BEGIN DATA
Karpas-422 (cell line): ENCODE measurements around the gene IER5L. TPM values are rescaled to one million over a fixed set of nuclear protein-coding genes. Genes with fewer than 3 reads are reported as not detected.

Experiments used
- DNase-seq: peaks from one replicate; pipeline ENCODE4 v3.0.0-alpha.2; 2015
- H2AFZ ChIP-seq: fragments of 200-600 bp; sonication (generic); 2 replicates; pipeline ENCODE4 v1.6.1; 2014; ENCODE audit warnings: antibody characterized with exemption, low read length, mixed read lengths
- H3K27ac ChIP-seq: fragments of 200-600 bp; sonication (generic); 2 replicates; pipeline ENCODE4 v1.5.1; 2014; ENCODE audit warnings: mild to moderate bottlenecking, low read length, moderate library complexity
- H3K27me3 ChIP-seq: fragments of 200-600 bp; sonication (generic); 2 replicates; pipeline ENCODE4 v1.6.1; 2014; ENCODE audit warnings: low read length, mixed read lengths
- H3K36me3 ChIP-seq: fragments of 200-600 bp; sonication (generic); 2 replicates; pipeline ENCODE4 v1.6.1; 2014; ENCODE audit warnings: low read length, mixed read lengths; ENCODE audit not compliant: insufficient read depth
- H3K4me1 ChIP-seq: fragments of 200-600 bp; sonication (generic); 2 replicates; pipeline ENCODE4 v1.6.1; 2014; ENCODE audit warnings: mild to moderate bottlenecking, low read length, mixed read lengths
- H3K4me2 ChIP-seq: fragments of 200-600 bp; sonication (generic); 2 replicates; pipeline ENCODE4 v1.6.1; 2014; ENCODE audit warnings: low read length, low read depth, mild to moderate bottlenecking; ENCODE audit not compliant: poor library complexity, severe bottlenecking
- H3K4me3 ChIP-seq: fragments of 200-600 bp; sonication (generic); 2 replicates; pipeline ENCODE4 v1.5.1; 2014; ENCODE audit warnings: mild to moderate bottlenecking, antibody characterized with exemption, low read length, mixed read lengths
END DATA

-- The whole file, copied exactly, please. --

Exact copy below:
Karpas-422 (cell line): ENCODE measurements around the gene IER5L. TPM values are rescaled to one million over a fixed set of nuclear protein-coding genes. Genes with fewer than 3 reads are reported as not detected.

Experiments used
- DNase-seq: peaks from one replicate; pipeline ENCODE4 v3.0.0-alpha.2; 2015
- H2AFZ ChIP-seq: fragments of 200-600 bp; sonication (generic); 2 replicates; pipeline ENCODE4 v1.6.1; 2014; ENCODE audit warnings: antibody characterized with exemption, low read length, mixed read lengths
- H3K27ac ChIP-seq: fragments of 200-600 bp; sonication (generic); 2 replicates; pipeline ENCODE4 v1.5.1; 2014; ENCODE audit warnings: mild to moderate bottlenecking, low read length, moderate library complexity
- H3K27me3 ChIP-seq: fragments of 200-600 bp; sonication (generic); 2 replicates; pipeline ENCODE4 v1.6.1; 2014; ENCODE audit warnings: low read length, mixed read lengths
- H3K36me3 ChIP-seq: fragments of 200-600 bp; sonication (generic); 2 replicates; pipeline ENCODE4 v1.6.1; 2014; ENCODE audit warnings: low read length, mixed read lengths; ENCODE audit not compliant: insufficient read depth
- H3K4me1 ChIP-seq: fragments of 200-600 bp; sonication (generic); 2 replicates; pipeline ENCODE4 v1.6.1; 2014; ENCODE audit warnings: mild to moderate bottlenecking, low read length, mixed read lengths
- H3K4me2 ChIP-seq: fragments of 200-600 bp; sonication (generic); 2 replicates; pipeline ENCODE4 v1.6.1; 2014; ENCODE audit warnings: low read length, low read depth, mild to moderate bottlenecking; ENCODE audit not compliant: poor library complexity, severe bottlenecking
- H3K4me3 ChIP-seq: fragments of 200-600 bp; sonication (generic); 2 replicates; pipeline ENCODE4 v1.5.1; 2014; ENCODE audit warnings: mild to moderate bottlenecking, antibody characterized with exemption, low read length, mixed read lengths